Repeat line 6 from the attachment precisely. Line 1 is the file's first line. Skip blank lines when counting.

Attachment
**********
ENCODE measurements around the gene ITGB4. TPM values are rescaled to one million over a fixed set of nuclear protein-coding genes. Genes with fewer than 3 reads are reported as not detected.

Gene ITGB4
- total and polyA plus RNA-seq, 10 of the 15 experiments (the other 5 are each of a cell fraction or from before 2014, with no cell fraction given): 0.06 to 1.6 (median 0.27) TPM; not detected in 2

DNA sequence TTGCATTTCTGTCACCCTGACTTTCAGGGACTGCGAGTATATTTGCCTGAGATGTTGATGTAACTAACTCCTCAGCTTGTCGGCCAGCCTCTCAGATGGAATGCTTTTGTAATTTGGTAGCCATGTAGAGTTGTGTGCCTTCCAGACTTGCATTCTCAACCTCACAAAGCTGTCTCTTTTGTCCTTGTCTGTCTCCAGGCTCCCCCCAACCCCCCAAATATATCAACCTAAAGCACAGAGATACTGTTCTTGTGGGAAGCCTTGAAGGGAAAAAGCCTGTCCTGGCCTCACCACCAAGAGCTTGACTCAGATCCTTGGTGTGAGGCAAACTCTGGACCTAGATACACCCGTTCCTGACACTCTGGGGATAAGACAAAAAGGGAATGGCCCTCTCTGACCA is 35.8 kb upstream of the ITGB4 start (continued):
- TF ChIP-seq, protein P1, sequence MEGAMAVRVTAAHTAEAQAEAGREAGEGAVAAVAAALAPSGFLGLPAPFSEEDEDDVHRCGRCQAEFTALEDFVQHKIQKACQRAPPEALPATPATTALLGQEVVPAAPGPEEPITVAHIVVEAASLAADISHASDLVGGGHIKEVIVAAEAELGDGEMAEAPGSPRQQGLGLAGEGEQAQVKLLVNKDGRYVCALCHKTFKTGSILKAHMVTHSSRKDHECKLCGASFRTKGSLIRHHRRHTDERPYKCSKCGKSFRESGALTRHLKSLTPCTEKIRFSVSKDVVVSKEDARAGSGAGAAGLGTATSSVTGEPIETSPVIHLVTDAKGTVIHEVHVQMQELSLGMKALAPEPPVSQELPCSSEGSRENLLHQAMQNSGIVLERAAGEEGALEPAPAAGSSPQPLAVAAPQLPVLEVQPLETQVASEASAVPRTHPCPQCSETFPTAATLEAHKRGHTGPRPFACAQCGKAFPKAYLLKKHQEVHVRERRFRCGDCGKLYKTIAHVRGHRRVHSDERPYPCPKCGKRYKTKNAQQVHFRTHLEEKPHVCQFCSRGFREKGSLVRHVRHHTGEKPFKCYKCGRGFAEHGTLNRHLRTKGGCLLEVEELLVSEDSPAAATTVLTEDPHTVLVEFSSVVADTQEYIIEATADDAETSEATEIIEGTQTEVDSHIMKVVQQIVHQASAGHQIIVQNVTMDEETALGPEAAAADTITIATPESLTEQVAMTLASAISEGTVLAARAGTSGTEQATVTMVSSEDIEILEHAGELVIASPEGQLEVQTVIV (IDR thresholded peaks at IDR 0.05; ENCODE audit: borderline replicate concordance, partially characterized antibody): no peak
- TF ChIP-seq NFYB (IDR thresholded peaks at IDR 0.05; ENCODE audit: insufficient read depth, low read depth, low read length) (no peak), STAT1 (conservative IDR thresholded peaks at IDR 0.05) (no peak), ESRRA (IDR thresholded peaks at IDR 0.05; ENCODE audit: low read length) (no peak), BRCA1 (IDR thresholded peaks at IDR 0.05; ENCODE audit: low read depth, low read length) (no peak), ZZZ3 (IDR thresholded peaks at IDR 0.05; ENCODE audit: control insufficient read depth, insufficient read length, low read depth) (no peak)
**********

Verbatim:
- TF ChIP-seq NFYB (IDR thresholded peaks at IDR 0.05; ENCODE audit: insufficient read depth, low read depth, low read length) (no peak), STAT1 (conservative IDR thresholded peaks at IDR 0.05) (no peak), ESRRA (IDR thresholded peaks at IDR 0.05; ENCODE audit: low read length) (no peak), BRCA1 (IDR thresholded peaks at IDR 0.05; ENCODE audit: low read depth, low read length) (no peak), ZZZ3 (IDR thresholded peaks at IDR 0.05; ENCODE audit: control insufficient read depth, insufficient read length, low read depth) (no peak)